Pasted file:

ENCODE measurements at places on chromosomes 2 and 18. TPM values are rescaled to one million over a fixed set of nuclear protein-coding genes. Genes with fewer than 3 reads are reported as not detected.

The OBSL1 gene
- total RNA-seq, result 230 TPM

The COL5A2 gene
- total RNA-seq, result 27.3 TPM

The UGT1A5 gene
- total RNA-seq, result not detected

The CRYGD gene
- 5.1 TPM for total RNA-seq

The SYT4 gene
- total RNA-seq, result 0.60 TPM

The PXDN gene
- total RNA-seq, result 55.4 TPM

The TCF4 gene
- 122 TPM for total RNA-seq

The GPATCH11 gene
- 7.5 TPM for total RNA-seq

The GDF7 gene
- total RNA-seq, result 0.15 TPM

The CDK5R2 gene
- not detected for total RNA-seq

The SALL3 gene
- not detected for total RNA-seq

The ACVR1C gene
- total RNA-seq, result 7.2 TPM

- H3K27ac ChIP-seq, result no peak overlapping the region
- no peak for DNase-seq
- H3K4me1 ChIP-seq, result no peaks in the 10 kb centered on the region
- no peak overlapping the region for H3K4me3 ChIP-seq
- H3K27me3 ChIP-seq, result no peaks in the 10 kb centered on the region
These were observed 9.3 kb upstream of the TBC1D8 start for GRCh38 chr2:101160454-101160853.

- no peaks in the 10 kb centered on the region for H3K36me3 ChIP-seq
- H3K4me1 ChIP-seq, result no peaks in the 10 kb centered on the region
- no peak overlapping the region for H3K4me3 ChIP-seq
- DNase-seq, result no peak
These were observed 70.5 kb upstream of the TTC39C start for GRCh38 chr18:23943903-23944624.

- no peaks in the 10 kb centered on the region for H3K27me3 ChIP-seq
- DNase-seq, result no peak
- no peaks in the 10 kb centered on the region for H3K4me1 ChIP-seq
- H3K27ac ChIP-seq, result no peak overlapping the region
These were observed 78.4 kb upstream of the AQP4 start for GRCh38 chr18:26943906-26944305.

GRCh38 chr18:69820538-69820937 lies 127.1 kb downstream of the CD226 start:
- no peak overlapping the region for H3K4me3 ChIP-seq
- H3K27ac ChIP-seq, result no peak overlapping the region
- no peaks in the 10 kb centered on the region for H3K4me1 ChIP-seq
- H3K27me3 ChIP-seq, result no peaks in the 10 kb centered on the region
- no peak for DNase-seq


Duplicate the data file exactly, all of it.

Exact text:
ENCODE measurements at places on chromosomes 2 and 18. TPM values are rescaled to one million over a fixed set of nuclear protein-coding genes. Genes with fewer than 3 reads are reported as not detected.

The OBSL1 gene
- total RNA-seq, result 230 TPM

The COL5A2 gene
- total RNA-seq, result 27.3 TPM

The UGT1A5 gene
- total RNA-seq, result not detected

The CRYGD gene
- 5.1 TPM for total RNA-seq

The SYT4 gene
- total RNA-seq, result 0.60 TPM

The PXDN gene
- total RNA-seq, result 55.4 TPM

The TCF4 gene
- 122 TPM for total RNA-seq

The GPATCH11 gene
- 7.5 TPM for total RNA-seq

The GDF7 gene
- total RNA-seq, result 0.15 TPM

The CDK5R2 gene
- not detected for total RNA-seq

The SALL3 gene
- not detected for total RNA-seq

The ACVR1C gene
- total RNA-seq, result 7.2 TPM

- H3K27ac ChIP-seq, result no peak overlapping the region
- no peak for DNase-seq
- H3K4me1 ChIP-seq, result no peaks in the 10 kb centered on the region
- no peak overlapping the region for H3K4me3 ChIP-seq
- H3K27me3 ChIP-seq, result no peaks in the 10 kb centered on the region
These were observed 9.3 kb upstream of the TBC1D8 start for GRCh38 chr2:101160454-101160853.

- no peaks in the 10 kb centered on the region for H3K36me3 ChIP-seq
- H3K4me1 ChIP-seq, result no peaks in the 10 kb centered on the region
- no peak overlapping the region for H3K4me3 ChIP-seq
- DNase-seq, result no peak
These were observed 70.5 kb upstream of the TTC39C start for GRCh38 chr18:23943903-23944624.

- no peaks in the 10 kb centered on the region for H3K27me3 ChIP-seq
- DNase-seq, result no peak
- no peaks in the 10 kb centered on the region for H3K4me1 ChIP-seq
- H3K27ac ChIP-seq, result no peak overlapping the region
These were observed 78.4 kb upstream of the AQP4 start for GRCh38 chr18:26943906-26944305.

GRCh38 chr18:69820538-69820937 lies 127.1 kb downstream of the CD226 start:
- no peak overlapping the region for H3K4me3 ChIP-seq
- H3K27ac ChIP-seq, result no peak overlapping the region
- no peaks in the 10 kb centered on the region for H3K4me1 ChIP-seq
- H3K27me3 ChIP-seq, result no peaks in the 10 kb centered on the region
- no peak for DNase-seq